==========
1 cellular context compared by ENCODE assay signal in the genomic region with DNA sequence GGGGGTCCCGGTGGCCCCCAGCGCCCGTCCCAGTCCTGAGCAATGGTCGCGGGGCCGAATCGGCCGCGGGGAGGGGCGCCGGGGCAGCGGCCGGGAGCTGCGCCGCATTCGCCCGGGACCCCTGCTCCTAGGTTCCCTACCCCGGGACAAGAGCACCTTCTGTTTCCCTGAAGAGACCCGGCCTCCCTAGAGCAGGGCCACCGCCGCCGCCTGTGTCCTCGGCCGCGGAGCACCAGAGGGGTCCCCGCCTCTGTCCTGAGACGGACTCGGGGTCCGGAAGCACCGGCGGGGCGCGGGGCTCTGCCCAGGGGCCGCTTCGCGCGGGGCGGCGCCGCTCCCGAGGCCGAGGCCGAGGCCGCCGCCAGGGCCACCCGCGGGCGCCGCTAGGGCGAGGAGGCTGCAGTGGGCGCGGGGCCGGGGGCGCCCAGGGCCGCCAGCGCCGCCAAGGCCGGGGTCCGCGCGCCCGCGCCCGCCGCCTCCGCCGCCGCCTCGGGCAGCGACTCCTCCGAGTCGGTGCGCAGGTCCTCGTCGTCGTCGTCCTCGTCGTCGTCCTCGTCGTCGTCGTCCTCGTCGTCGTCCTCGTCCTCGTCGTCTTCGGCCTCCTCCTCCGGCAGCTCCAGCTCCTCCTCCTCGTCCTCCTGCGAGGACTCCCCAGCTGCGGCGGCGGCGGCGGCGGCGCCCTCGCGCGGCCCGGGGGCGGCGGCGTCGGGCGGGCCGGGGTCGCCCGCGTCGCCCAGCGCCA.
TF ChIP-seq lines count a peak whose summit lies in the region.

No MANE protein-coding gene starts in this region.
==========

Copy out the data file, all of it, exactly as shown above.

1 cellular context compared by ENCODE assay signal in the genomic region with DNA sequence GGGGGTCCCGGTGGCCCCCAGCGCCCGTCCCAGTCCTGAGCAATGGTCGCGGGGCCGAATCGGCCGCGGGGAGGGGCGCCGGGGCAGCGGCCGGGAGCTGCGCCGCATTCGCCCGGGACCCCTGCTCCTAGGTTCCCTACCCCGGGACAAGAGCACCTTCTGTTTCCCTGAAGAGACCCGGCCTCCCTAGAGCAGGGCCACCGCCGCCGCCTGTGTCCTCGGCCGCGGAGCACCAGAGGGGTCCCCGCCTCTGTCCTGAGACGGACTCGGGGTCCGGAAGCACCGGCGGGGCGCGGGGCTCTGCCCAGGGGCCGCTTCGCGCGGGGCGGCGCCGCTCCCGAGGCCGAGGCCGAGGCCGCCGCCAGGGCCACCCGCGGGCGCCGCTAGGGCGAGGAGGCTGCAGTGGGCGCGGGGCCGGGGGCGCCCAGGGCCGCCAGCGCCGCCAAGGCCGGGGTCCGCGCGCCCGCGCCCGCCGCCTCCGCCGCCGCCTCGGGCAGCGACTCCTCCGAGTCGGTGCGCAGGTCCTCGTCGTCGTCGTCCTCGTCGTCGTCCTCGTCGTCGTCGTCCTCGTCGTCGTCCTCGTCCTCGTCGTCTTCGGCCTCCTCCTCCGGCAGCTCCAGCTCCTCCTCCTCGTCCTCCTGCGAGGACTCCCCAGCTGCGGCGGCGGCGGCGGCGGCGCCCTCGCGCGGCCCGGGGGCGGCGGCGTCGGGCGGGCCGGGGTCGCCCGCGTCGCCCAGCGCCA.
TF ChIP-seq lines count a peak whose summit lies in the region.

No MANE protein-coding gene starts in this region.